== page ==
Washington expects an expanded security alongside trade ties with Bangladesh, envisioning next 50 years while 2022 marks 50 years of its relations with Dhaka after its 1971 emergence, amid some newer developments, US diplomatic sources in Dhaka hinted.
In an informal opinion exchange interaction with BSS diplomatic correspondent and some other foreign affairs reporters this week, officials based in Dhaka’s US embassy said Washington actually seeks “strong” and “greater” cooperation with Bangladesh.
They visibly were of the opinion that the existing period created scopes for cementing further a stronger “security and trade ties” while the two countries this year were also celebrating golden jubilee of their diplomatic relations.
“This year is really an opportunity to build on those strong ties that we have in the areas of commerce, trade and also in security cooperation,” said an official of US Embassy in course the interactions.
The official, however, said his government wants security cooperation to continue with Bangladesh as it was underway in the passing years but under a newly adopted US policy update of its ‘Leahy Law”.
He said the update was in fact a “global requirement” for every country to get US security assistance and they largely obligated the US administration to tighten scrutiny of the partnering nations’ security agencies attitude towards human rights.
They said the Leahy law updates required US authorities to examine credible information and track record or pre-examination of security units of recipient countries --- particularly regarding gross violation of human rights.
Bangladesh has been getting US security assistance under the law since 1998 after Senator Leahy first introduced it in 1997 as part of the Foreign Operations Appropriations Act.
In 2021, the US added the ‘Leahy law’ policy requiring a written agreement with recipient governments to ensure compliance of the prohibition over human rights violation by security units from January 1, 2022, onward.
The US officials said their country is one of the biggest sponsors of foreign assistance, training, security while Bangladesh is one of their important security partners.
“Whether the US is working with Bangladesh or other countries, we want to make sure US assistance is used in consistent with the US law and principles, such as human rights . . . the Leahy law helps ensure this,” one official said.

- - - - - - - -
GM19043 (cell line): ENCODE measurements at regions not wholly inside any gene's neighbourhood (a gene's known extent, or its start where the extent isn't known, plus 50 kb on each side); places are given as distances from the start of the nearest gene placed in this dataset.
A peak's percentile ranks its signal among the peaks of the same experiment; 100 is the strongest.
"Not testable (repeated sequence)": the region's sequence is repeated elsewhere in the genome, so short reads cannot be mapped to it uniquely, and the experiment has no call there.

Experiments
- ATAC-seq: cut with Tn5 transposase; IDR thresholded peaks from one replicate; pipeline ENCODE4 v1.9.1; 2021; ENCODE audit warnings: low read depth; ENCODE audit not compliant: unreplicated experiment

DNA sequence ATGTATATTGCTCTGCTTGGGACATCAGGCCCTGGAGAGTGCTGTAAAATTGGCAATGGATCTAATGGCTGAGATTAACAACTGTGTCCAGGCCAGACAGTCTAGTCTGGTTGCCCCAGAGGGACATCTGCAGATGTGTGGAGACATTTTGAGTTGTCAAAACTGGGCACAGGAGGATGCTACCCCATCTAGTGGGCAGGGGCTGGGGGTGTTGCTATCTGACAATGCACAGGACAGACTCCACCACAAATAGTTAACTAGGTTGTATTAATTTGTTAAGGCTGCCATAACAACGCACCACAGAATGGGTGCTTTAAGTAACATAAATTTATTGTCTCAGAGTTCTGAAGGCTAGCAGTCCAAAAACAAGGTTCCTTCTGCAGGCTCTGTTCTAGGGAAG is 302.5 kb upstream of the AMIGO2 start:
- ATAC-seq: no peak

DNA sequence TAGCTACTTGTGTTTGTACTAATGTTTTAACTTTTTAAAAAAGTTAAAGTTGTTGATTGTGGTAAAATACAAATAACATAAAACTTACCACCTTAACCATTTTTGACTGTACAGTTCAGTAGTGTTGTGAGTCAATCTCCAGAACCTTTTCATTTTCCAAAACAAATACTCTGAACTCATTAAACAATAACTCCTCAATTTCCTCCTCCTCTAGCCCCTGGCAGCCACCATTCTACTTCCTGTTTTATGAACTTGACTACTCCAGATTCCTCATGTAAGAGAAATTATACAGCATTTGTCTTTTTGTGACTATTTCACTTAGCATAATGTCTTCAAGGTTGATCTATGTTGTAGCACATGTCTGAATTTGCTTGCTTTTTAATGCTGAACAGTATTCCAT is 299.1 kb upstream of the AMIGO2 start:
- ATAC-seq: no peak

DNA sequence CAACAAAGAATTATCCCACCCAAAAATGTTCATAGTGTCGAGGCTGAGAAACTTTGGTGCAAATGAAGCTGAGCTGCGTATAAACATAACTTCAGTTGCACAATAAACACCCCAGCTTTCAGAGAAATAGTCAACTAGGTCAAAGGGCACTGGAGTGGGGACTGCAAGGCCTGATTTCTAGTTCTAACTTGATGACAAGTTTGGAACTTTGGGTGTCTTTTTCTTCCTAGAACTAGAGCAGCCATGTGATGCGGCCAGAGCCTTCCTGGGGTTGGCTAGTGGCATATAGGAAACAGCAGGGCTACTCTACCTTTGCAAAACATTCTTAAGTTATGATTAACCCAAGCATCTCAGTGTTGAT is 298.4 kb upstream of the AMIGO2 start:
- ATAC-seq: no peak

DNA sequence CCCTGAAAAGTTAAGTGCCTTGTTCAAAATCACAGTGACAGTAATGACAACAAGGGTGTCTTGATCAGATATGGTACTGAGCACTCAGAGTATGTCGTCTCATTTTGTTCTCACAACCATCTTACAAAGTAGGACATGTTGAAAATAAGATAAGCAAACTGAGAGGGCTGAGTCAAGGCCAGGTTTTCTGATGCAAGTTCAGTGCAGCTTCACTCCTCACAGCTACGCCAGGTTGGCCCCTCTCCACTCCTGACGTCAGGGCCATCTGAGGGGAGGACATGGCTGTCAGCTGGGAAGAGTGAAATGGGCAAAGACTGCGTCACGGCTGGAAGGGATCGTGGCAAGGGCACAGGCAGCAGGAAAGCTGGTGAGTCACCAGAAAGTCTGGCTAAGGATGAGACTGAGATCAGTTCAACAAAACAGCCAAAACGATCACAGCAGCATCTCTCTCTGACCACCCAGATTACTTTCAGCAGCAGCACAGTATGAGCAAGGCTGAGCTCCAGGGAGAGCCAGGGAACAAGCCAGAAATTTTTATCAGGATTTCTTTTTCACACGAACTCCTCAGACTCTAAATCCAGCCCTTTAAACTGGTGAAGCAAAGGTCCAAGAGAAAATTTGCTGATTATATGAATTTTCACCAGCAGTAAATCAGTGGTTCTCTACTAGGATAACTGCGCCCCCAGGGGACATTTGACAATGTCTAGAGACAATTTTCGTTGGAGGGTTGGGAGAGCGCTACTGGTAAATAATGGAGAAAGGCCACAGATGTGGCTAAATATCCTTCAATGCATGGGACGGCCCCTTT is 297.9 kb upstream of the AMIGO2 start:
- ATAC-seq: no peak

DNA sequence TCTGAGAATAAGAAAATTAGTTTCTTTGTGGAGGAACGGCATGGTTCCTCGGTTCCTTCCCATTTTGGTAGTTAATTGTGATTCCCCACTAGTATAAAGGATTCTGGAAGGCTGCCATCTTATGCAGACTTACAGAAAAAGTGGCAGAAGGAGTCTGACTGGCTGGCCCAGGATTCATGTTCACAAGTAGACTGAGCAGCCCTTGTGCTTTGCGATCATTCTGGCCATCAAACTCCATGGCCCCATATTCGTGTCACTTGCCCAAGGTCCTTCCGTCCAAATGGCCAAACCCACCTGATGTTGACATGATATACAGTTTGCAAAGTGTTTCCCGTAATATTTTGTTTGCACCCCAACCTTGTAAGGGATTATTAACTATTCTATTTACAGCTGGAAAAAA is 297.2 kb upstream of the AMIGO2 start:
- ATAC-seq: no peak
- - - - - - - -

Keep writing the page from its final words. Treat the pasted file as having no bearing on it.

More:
Bangladesh officials familiar with the process said Bangladesh’s law ministry was looking into the amended Leahy law and its impact while foreign minister Dr AK Abdul Momen recently told media that Dhaka would respond to the issues once the scrutiny was made.
The US officials said engagement with Bangladesh on the issue was underway through the diplomatic channel as Washington “has a great working relationship (with Dhaka)”.
But, he said, the US Congress makes laws and the executive branch must follow and implement it, though the new policy in the Leahy law was very small and narrow while Dhaka could opt for a written consent to secure US security assistance.
The US officials, however, cleared that the Leahy Law did not have any link with or was completely different from that of the US sanctions that imposed on Bangladesh’s elite anti-crime Rapid Action Battalion (RAB) and some of its former and current officials.
The US slapped the sanction on some incumbent and former RAB officials on December 10 last under the Global Magnitsky Human Rights and Accountability Act for human rights violations.
The Leahy law is completely separated from the sanction, the ‘Leahy law’ is preventive and the ‘Sanction’ is holding the abusers after violating the human rights, a US official said at the interaction.
The Leahy law fact sheet said, the law also allows exceptions permitting resumption of assistance to a unit if the US administration determines that the recipient country take steps to expose to justice the personnel concerned responsible for gross rights violation.
It said a second exception also exists if US equipment or other assistance is necessary to assist in disaster relief operations or other humanitarian or national security emergencies.